1931 and a Child-Groom of 21...
My Mum and Dad were first introduced by Dad's cousin and Mum's sister (who would themselves marry later). He was 17 and she was only 15 and it was love at first sight - and indeed 'first love' for them both - neither had a previous boyfriend or girlfriend.
They married on 27th June,1931 - my Dad, Walter 21, and my Mum, Winifred 19 - at the Church of Christ, in Adelaide, South Australia. Their marriage ended with his death...41 years later.
Their love was great, their devotion total, their caring for each other's well-being exceptional.
Their union produced 5 children, Bob, Barry, Jennifer, Dean and myself.
Also, 11 grandchildren and 17 great-grandchildren in their lifetime.
Amazing Communication... breakdown
Mostly they were like two peas in a pod, except there one particular time I remember, when it was not exactly perfect.
Seemingly, the occasion was a wedding anniversary approaching and they were spending an evening window shopping in the city of Adelaide (no late night shopping in those days). My Mum was trying unobtrusively to get my Dad to notice a very beautiful and delicate tea-set.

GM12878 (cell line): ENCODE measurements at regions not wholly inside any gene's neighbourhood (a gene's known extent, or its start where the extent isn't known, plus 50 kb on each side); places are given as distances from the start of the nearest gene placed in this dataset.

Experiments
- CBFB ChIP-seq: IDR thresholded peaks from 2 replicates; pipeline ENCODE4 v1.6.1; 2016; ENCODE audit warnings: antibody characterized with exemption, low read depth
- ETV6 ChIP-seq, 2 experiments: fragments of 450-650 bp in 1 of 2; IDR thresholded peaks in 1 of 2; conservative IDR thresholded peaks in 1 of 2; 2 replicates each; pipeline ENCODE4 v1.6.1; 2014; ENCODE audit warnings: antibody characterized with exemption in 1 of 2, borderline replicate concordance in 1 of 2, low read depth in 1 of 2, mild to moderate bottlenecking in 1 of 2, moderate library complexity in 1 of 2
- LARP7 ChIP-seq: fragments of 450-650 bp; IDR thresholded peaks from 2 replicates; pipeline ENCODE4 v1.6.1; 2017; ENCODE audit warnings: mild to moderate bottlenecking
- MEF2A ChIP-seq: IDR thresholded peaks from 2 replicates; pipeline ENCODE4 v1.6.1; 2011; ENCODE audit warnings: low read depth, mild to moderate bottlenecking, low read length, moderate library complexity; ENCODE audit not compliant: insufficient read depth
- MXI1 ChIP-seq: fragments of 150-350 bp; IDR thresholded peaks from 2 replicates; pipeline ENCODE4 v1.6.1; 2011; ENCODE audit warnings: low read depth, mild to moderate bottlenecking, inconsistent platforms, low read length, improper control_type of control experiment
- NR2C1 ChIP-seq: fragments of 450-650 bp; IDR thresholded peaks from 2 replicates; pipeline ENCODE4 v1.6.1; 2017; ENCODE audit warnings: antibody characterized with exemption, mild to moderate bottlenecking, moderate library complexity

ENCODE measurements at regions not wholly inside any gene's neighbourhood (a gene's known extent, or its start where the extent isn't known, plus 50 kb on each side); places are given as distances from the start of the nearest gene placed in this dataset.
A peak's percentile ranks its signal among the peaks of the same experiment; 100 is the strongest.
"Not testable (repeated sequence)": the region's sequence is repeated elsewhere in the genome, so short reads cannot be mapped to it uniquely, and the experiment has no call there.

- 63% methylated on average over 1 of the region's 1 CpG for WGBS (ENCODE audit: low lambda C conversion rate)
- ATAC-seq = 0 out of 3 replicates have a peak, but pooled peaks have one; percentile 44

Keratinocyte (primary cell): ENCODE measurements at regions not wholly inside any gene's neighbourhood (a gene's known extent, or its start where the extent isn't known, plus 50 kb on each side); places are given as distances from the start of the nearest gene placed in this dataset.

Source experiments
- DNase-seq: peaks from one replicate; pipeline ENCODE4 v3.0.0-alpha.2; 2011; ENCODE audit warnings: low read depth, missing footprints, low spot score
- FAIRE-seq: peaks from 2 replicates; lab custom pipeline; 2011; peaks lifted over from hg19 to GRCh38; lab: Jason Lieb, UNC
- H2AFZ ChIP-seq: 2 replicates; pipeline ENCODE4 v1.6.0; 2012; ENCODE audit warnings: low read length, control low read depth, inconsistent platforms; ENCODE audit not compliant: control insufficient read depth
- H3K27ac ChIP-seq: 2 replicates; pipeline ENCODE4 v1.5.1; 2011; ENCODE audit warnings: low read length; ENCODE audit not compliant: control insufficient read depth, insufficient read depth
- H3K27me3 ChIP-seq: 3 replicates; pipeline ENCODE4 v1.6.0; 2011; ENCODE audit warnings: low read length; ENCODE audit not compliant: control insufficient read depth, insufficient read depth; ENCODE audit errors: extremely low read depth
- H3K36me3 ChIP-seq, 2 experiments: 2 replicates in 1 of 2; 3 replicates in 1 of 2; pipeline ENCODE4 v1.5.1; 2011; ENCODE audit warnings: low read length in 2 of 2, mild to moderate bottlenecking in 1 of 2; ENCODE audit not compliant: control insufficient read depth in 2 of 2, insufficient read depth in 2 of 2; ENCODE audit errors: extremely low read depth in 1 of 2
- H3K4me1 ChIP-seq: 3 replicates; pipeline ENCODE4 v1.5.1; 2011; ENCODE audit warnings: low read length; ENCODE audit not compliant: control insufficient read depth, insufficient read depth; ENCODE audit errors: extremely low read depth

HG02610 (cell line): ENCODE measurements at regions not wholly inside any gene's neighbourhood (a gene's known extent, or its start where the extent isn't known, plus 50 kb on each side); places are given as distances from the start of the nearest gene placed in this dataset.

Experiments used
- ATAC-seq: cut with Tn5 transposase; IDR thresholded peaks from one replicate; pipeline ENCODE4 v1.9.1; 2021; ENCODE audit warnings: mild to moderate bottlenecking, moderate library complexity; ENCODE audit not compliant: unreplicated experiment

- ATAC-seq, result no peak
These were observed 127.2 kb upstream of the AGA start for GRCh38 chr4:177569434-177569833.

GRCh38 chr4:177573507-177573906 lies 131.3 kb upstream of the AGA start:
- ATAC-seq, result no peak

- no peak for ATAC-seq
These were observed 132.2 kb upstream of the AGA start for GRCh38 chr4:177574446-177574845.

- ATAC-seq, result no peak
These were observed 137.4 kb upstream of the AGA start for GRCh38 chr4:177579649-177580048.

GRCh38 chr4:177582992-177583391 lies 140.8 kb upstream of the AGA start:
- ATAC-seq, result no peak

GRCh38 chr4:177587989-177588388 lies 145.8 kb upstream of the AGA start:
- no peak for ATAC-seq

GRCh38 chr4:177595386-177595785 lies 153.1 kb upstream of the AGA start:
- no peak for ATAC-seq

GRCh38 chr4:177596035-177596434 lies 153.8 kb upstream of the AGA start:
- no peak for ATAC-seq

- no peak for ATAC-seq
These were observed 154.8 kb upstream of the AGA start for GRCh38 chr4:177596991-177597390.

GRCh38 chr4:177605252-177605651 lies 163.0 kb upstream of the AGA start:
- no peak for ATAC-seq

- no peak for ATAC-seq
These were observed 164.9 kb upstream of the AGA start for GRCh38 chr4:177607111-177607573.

Her eyes brightened as she dreamed of a treat to spoil herself with, on the few occasions she took time out from her busy days looking after her family. With a tea-set like that, she could instead, do a little entertaining in grand style, of ladies who were her family and friends.She pointed towards the dream, expressing how much she would love to own something like that, and how extremely 'useful' it would be!
She really thought she had succeeded, until the important day, when the moment came to unpack the large box (no doubt full of the carefully packed tea-set .That just had to be what it was - it was SO big. There must have even more pieces to it than she had remembered!) At last, layers and layers of wrapping later, she finally looked inside - NOT at a precious tea-set. No! It was the heap of parts of the item that had been right alongside the teaset - a Vacola Preserving outfit!